SWISSPACER: up and away in London, Dubai and elsewhere

Small components simplify the construction of glass giants

Skyscrapers are distinctive landmarks in the cities of this world. They owe their charisma and lightness mainly to glass as a construction material. Glass creates impressive panoramas, allows maximum daylight to enter and is relatively affordable.

Principal Tower makes its mark

The 162 metre-tall elegant glass façade of the Principal Tower in London is fitted with the energy-efficient spacer bars from SWISSPACER © Foster + Partners

The Principal Tower, completed in mid-2019 on the edge of London’s trendy Shoreditch artists’ district, makes an impressive mark on the city’s skyline with its 162 metre-tall, elegant glass façade and its 50 storeys.

Designed by Foster + Partners, the floors hang like transparent layers between the delicate, horizontal façade bands that mark the individual levels. Here, too, the extensive use of glass in the outer skin is vital to this filigree look.

Given the structure’s dimensions, every detail of the highly energy-efficient curtain wall façade had to be planned – right down to the spacer bar. After all, this invisible construction element plays an important role, especially in the construction of generously glazed skyscrapers. It improves the insulation effect at the edge of the insulating glass panes and keeps them at a constant parallel distance from each other.

The persons responsible for planning therefore decided to use the Warm Edge spacer bar SWISSPACER ULTIMATE to construct the façade glazing. Thanks to its special gas and vapour-tight foil, this space bar prevents the gas filling from leaking out of and water vapour from penetrating the space between the panes.

The approximately 300 residential units in the Principal Tower are also optimally thermally insulated thanks to the Warm Edge spacer bar for double glazing units. This delivers a significant reduction in energy costs and increases comfort levels in the rooms: Draughts caused by the sinking of cold air or the formation of condensation on the panes are thus effectively avoided.

Balancing pressure at great heights
The trend towards ever taller buildings continues unabated around the world: The tallest building on the planet at present, the 828 metre-tall Burj Khalifa in Dubai, will be topped in a few months’ time by the Jeddah Tower, which has a planned height of 1007 metres.

When glass façades reach these kinds of heights, architects and structural engineers are faced with increasing challenges. One of the reasons for this are the large air pressure and temperature differences that exist between the bottom and top of the building, which can lead to different climate loads on the insulating glass panes. As a consequence, the individual panes tend to bulge outwards at great heights. In cold weather, the opposite effect happens and the panes bend inwards.

The more varied the climate loads in a skyscraper, the more this impairs the appearance of the building’s façade. Apart from looking unsightly, the tensions in the edge seal can lead to a loss of quality and may even cause the glass to shatter. Replacing damaged panes is associated with extreme effort and costs to match, especially in very tall buildings.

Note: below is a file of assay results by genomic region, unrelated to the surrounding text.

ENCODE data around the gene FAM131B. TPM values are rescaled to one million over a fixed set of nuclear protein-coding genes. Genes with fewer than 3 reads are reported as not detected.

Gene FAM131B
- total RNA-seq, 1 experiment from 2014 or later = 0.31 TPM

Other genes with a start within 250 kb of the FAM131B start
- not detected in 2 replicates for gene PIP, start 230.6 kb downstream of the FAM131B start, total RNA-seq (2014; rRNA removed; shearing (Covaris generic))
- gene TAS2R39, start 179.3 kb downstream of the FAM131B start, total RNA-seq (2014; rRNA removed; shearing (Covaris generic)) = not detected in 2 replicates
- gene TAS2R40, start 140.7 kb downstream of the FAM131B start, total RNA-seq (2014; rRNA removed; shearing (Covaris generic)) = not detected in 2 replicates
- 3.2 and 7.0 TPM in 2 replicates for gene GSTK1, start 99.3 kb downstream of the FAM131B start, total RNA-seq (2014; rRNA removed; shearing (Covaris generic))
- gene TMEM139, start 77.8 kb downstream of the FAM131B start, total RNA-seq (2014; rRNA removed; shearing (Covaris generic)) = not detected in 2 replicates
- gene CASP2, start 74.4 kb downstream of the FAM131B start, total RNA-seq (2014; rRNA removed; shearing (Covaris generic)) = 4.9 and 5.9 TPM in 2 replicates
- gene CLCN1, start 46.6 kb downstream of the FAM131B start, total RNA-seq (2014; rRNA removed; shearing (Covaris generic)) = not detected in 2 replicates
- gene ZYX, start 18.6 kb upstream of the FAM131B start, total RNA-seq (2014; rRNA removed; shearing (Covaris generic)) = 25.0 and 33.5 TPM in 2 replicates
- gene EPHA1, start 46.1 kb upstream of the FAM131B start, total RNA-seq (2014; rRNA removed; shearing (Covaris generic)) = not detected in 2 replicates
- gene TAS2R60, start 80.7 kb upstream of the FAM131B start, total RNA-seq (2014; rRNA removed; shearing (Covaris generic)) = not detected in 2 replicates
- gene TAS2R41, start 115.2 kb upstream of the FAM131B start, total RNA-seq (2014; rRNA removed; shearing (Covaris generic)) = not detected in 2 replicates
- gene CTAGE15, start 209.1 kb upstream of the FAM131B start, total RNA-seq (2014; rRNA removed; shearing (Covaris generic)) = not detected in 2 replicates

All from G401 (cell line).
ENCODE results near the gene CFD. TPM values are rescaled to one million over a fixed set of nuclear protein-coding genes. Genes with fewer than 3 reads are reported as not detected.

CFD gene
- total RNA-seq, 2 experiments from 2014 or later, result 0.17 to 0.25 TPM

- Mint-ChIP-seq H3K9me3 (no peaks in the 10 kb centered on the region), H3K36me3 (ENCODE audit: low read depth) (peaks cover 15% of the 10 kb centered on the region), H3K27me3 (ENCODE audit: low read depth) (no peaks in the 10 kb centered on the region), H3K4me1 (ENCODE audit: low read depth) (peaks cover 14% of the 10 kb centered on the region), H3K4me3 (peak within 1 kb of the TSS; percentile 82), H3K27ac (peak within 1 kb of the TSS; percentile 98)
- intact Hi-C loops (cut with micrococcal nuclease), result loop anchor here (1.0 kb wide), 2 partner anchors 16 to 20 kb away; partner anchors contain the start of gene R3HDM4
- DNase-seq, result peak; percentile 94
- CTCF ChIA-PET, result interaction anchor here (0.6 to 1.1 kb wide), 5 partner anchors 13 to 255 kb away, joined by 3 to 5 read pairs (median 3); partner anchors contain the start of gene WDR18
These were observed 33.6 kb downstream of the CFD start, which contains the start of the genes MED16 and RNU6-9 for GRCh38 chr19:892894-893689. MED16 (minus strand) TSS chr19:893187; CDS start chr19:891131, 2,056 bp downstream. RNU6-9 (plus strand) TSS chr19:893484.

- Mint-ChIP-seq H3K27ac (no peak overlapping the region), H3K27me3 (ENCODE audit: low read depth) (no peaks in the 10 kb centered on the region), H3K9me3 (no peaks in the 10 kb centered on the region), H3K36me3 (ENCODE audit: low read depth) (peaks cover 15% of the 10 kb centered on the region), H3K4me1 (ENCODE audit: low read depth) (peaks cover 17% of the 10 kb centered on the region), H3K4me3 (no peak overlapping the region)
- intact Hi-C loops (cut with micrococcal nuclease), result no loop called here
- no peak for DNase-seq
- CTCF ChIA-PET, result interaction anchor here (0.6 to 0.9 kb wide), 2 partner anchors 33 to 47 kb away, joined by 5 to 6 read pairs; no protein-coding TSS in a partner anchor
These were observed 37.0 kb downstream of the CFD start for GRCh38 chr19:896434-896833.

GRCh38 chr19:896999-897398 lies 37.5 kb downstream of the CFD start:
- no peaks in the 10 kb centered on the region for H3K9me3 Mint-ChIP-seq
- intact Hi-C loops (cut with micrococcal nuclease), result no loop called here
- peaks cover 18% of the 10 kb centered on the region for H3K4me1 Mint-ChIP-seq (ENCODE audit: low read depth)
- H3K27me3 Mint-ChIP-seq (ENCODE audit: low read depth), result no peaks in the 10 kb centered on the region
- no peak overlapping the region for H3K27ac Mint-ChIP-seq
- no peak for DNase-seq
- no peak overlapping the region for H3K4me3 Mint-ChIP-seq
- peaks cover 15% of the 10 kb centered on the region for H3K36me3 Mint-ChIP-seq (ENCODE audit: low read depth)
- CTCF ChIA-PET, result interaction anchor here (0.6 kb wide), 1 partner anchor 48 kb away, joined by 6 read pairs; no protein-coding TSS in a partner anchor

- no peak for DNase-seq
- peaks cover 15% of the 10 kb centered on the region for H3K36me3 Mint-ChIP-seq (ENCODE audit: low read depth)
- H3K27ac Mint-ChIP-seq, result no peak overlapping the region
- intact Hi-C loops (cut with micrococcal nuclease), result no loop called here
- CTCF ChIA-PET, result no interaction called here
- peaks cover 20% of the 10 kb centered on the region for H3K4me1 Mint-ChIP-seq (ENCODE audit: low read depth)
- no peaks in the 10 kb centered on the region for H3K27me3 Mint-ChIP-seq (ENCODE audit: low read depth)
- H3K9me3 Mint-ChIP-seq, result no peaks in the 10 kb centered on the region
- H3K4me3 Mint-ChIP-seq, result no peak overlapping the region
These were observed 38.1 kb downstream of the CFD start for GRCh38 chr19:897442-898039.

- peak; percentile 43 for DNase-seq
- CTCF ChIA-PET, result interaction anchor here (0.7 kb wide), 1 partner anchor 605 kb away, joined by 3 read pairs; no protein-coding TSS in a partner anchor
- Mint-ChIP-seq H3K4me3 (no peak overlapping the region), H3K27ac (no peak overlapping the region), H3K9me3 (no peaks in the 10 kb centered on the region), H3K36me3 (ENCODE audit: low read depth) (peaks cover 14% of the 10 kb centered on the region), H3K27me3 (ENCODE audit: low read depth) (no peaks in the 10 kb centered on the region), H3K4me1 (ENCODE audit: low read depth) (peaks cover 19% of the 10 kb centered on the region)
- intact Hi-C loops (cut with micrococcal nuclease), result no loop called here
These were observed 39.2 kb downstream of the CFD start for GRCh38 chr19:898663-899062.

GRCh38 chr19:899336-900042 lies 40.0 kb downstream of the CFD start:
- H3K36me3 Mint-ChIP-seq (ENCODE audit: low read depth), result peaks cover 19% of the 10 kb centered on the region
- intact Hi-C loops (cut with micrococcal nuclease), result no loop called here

SWISSPACER Air: The unique solution for tall buildings

Spacer bars from SWISSPACER were also used in the Turning Torso in Malmö, Sweden © SWISSPACER

SWISSPACER has developed an economical, industrial solution to this problem. A small, cylindrical metal sleeve with integrated membrane, the SWISSPACER Air, can be screwed invisibly into the spacer bars between the glass panes. The component enables the slow equalisation of over- or under-pressure, thus counteracting climate loads. On the one hand, this ensures the quality and lifespan of the installed window and façade elements. On the other, it simplifies the logistics in the construction process, because differences in height between the place of manufacture and use or along the transport routes can also produce stresses in the insulating glass and cause damage to the edge of the glass.

In the case of insulating glass units that are fitted with SWISSPACER Air, any differences in pressure are continuously equalised to ensure that the building elements arrive on the construction site with no loss of quality. That is a decisive advantage, especially when using large quantities of components for skyscrapers.

SWISSPACER products can be found in many well-known skyscrapers around the world – such as in the façade of the MoMA in New York, in “The Gherkin” in London, in Madrid’s Torre de Cristal or in the Turning Torso in Malmö. The SWISSPACER Air components licensed by DIBt open up new possibilities for the planning, design and construction of future glass giants in a very relaxed way.

More information is available at

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